The desktop environment is KDE, so you’ll have a select few of the usual KDE desktop applications like KMix and KPPP. In addition to that, you’ll find the “Linspire Internet Suite,” a.k.a. a modified Mozilla 1.6; K3b; OpenOffice.org 1.1.3 (this was not included with the download edition previously); a small handful of simple games; RealPlayer 10; and Gaim.

Linspire’s only Mozilla modification of note is the Hot Words feature. Move the mouse over a word in a Web page and after two seconds it will highlight yellow. Right-click while the word is highlighted and a popup menu will appear, giving you options to search auctions and Web sites for that term. You can also look the word up in a dictionary, and automatic spell-checking is enabled for Linspire’s rebranded Mozilla Mail. Right-click on a red-underlined misspelled word, and you’ll be presented with a suggested correction. While Hot Words might be revolutionary for Internet Explorer refugees, GNU/Linux users may find that this feature gets in the way — some of us are used to highlighting, copying, and pasting with the mouse, and Hot Words interferes with that routine.

Click to enlarge

I explored the Linspire-authored programs briefly during the testing period. Lsongs is a decent program for playing and ripping music, but it’s not different enough from Rhythmbox and Grip to be a must-have application. The only music you’ll find in the MP3store that Lsongs connects to are unknown or little-known artists who are not signed by major recording labels, and the tracks sell for U.S. $0.88 each. I didn’t find anything I thought was worth buying, especially considering the flexibility, freedom, and quality of the competition.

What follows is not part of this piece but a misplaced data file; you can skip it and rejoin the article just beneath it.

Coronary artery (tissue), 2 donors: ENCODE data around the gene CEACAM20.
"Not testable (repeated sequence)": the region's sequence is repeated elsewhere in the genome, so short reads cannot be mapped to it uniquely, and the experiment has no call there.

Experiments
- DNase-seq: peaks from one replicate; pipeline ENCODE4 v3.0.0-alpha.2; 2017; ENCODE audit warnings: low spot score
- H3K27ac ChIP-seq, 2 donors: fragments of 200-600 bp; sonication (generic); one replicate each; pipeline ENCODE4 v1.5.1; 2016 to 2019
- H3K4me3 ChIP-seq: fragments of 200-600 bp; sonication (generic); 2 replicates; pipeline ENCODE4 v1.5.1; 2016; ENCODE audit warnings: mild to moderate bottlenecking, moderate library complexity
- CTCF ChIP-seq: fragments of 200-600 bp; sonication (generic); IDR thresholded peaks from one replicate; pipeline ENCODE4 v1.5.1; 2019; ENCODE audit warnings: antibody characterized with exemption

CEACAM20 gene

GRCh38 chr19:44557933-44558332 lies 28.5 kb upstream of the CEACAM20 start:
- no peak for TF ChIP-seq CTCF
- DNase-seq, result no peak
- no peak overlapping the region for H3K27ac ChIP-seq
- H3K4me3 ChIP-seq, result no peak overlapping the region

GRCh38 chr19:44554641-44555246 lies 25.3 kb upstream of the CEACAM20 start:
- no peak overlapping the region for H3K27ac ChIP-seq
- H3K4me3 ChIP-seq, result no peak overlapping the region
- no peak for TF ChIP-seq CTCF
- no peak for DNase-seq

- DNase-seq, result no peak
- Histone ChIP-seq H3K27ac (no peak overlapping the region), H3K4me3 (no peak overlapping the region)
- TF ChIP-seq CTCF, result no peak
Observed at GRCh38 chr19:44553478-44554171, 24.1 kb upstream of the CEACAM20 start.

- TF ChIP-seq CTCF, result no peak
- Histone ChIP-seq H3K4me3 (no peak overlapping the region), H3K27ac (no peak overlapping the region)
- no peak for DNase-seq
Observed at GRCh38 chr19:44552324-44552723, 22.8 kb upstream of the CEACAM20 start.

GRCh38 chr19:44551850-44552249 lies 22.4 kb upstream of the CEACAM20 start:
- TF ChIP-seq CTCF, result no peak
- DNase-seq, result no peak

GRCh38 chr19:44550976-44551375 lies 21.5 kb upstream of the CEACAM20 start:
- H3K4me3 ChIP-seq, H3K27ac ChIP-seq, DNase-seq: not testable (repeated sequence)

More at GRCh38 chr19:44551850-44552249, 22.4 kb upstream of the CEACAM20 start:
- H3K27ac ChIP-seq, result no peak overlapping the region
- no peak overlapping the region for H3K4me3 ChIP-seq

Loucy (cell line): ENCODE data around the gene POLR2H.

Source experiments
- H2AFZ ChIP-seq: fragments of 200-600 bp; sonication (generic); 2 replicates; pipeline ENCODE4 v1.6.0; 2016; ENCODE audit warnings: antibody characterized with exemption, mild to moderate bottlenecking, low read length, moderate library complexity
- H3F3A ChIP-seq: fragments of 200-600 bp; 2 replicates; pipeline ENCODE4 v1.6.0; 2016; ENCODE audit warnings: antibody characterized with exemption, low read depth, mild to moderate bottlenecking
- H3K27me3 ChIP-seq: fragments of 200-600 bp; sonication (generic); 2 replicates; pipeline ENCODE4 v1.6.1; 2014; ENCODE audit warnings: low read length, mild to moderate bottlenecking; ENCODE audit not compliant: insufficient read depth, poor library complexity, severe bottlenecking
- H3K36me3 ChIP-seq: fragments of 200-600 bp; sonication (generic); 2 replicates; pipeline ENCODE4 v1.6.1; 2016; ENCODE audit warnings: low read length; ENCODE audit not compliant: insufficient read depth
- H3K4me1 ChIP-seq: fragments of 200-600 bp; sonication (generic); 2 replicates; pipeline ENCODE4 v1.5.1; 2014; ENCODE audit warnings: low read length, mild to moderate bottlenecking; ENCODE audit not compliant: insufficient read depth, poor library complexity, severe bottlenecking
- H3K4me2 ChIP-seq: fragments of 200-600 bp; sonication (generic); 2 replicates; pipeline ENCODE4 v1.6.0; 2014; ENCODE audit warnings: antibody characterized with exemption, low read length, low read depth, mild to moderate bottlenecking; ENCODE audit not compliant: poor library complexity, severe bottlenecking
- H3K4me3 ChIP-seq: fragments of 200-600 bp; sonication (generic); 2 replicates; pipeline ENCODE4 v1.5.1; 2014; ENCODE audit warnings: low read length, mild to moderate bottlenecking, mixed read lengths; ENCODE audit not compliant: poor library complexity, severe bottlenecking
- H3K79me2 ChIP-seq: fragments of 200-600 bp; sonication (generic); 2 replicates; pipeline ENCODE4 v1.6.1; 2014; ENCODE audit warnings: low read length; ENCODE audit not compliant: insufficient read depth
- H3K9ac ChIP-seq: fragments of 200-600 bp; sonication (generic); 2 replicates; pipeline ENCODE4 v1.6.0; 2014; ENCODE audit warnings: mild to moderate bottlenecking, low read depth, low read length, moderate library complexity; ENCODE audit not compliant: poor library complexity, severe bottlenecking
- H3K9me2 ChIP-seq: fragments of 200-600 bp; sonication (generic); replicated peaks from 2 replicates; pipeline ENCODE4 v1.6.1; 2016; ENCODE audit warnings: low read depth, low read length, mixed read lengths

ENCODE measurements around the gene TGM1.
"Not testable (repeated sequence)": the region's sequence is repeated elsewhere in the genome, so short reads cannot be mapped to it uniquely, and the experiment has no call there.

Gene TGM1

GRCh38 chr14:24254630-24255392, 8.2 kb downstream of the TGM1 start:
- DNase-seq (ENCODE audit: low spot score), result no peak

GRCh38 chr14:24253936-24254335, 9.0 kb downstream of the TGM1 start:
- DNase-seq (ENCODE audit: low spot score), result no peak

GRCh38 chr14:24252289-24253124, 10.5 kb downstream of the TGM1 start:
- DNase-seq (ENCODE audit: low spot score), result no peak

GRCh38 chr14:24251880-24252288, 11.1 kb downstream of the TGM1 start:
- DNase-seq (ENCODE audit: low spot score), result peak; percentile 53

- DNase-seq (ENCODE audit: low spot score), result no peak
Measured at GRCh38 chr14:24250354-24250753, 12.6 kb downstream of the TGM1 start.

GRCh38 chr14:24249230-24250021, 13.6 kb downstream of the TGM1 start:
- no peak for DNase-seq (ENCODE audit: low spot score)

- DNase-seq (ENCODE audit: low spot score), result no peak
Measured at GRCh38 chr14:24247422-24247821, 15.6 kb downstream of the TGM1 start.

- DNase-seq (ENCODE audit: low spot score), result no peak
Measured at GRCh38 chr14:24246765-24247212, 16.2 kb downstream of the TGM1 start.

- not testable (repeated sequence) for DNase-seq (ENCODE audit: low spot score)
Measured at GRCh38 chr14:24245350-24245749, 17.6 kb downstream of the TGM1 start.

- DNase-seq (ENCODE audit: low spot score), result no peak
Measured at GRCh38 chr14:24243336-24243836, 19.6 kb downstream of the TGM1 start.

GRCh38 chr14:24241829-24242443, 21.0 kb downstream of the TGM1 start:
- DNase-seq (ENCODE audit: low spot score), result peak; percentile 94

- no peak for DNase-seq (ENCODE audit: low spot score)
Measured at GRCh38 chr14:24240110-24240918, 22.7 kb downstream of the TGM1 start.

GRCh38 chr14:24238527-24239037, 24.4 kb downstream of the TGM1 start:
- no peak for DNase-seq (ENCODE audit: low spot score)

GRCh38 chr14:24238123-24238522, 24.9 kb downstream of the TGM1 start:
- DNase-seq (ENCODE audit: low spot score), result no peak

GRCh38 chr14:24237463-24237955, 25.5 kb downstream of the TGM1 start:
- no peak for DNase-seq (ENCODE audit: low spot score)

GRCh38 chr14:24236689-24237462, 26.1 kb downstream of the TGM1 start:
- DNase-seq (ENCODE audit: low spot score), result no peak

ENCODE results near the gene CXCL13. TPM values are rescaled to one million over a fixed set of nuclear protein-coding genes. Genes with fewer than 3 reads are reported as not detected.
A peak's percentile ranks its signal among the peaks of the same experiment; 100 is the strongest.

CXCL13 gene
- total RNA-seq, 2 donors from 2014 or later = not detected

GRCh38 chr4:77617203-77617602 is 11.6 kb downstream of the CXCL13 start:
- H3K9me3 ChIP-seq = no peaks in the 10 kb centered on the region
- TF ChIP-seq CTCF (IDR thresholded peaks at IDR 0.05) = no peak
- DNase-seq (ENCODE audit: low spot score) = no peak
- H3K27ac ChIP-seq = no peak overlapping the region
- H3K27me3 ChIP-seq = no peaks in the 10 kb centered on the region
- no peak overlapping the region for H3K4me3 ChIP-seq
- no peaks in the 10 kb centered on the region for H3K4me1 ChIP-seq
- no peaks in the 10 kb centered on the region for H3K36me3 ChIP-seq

Nvu is a Mozilla Composer-based knock-off of the more mature and versatile Macromedia Dreamweaver. While it works reasonably well as a WYSIWYG Web page creation tool (and certainly better than any similar applications currently available for GNU/Linux), it does not have the wide array of features and language support that Dreamweaver has.

Ltorrent was the most useful Linspire program of the bunch, but I didn’t find it as nice as Azureus.